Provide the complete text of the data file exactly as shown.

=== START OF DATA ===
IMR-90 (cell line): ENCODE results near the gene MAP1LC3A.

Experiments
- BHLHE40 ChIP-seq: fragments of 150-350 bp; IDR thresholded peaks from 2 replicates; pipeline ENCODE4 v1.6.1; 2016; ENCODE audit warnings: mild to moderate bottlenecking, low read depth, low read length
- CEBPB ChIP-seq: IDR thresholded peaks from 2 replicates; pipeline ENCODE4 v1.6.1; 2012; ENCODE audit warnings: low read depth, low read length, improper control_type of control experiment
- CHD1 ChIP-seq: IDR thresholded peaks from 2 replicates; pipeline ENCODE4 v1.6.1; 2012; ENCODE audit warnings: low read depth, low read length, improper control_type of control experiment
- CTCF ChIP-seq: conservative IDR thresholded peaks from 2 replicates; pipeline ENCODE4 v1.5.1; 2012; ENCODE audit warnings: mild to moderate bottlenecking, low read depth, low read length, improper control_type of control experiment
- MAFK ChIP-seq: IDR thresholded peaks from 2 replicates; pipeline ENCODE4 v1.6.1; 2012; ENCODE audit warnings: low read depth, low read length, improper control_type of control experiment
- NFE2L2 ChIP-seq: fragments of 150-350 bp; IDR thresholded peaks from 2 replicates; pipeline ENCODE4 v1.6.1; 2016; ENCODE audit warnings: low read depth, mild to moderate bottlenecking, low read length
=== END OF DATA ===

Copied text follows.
IMR-90 (cell line): ENCODE results near the gene MAP1LC3A.

Experiments
- BHLHE40 ChIP-seq: fragments of 150-350 bp; IDR thresholded peaks from 2 replicates; pipeline ENCODE4 v1.6.1; 2016; ENCODE audit warnings: mild to moderate bottlenecking, low read depth, low read length
- CEBPB ChIP-seq: IDR thresholded peaks from 2 replicates; pipeline ENCODE4 v1.6.1; 2012; ENCODE audit warnings: low read depth, low read length, improper control_type of control experiment
- CHD1 ChIP-seq: IDR thresholded peaks from 2 replicates; pipeline ENCODE4 v1.6.1; 2012; ENCODE audit warnings: low read depth, low read length, improper control_type of control experiment
- CTCF ChIP-seq: conservative IDR thresholded peaks from 2 replicates; pipeline ENCODE4 v1.5.1; 2012; ENCODE audit warnings: mild to moderate bottlenecking, low read depth, low read length, improper control_type of control experiment
- MAFK ChIP-seq: IDR thresholded peaks from 2 replicates; pipeline ENCODE4 v1.6.1; 2012; ENCODE audit warnings: low read depth, low read length, improper control_type of control experiment
- NFE2L2 ChIP-seq: fragments of 150-350 bp; IDR thresholded peaks from 2 replicates; pipeline ENCODE4 v1.6.1; 2016; ENCODE audit warnings: low read depth, mild to moderate bottlenecking, low read length